G20 BRASIL

'We need a new globalization that fights disparities', says Lula

At the opening of the joint meeting of the Sherpas and Finance Tracks on Wednesday (13), President Lula reaffirmed that tackling inequalities and sustainable development are priorities for the Brazilian presidency of the summit

12/13/2023 1:36 PM - Modified a month ago
Brazil's President Luiz Inácio Lula da Silva during the opening of the Joint Session of the Sherpas and Finance Tracks, at the Itamaraty Palace.  Photo: Ricardo Stuckert / PR
Brazil's President Luiz Inácio Lula da Silva during the opening of the Joint Session of the Sherpas and Finance Tracks, at the Itamaraty Palace. Photo: Ricardo Stuckert / PR

“Inequalities are at the root of the problems we face or contribute to making them worse. We need a new globalization that fights disparities ", said President Luiz Inácio Lula da Silva during the opening of the joint meeting of the Sherpas and Finance Tracks on Wednesday (13) in Brasilia.

Lula reinforced the priorities of Brazil's presidency of the bloc and its efforts to promote social inclusion, the fight against hunger and poverty, the promotion of sustainable development and the reform of global governance institutions. "It is unacceptable that a world capable of generating wealth in the order of 100 trillion dollars per year should have more than 735 million people go hungry and more than 8% of the population live in poverty," he said.

According to Lula, the G20 will be essential for the discussions at COP 30, which will be held in Belém do Pará in 2025, since the discussions make possible "audacious contributions and adequate means of implementation" for the promotion of national plans for ecological transformation, bioeconomy policies and the definition of basic principles on the sustainable use of natural resources.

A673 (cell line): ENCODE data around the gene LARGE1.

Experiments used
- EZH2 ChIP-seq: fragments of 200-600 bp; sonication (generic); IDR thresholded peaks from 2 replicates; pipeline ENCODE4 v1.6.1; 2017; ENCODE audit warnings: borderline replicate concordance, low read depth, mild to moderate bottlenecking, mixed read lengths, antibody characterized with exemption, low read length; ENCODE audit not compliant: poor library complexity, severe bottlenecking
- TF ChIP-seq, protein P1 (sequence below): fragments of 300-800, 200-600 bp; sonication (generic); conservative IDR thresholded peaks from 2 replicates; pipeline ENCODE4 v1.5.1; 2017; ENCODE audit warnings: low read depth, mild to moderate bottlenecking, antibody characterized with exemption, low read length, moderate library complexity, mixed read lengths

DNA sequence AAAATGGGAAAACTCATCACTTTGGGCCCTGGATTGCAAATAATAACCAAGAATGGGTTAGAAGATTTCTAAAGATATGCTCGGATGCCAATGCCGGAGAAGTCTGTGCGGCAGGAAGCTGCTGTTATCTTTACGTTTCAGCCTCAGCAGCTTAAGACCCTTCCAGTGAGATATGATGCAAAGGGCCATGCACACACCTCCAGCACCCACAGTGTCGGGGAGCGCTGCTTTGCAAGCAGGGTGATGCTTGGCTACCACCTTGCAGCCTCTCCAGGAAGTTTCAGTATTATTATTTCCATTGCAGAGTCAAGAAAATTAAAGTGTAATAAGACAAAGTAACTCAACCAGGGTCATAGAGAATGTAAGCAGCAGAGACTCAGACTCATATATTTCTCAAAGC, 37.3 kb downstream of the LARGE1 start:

"We want to ensure that the profound transformations we are experiencing result in social well-being, economic prosperity and environmental sustainability for all. The global economy's decarbonization and the digital revolution are processes that will alter the planet," he added.

Regarding the reform of global governance systems, another priority of Brazil's presidency of the G20, Lula proposed to "seriously tackle the debate on the anachronism of global governance institutions. Climate finance mechanisms need to be improved. The four largest environmental funds have a balance of more than ten billion dollars, but developing countries are unable to access them due to simply bureaucratic obstacles. Multilateral development banks must become bigger, better, and more effective, allocating more resources to initiatives that truly make a difference more quickly," he said.

Joint meeting

The first cycle of G20 Brazil meetings began on Monday (11) and runs until Friday (15), in Brasilia, at the Itamaraty Palace. This Wednesday's meeting (13), which included an opening speech by President Lula, intertwines the work of the Sherpas and Finance Tracks and includes representatives from 19 countries, the African and European Unions, as well as deputy finance ministers and vice-presidents of G20 central banks.

After this first cycle of aligning the work for the summit, which will be held in November 2024 in Rio de Janeiro, the next G20 meetings are scheduled for the second week of January, via videoconference.

Read the full speech

Meeting of G20 Sherpas, deputy ministers of Finance and
Central Bank representatives

(Brasília, December 13, 2023)

I would like to welcome all the Sherpas, deputy ministers of Finance and Central Bank representatives of the G20 countries and guests.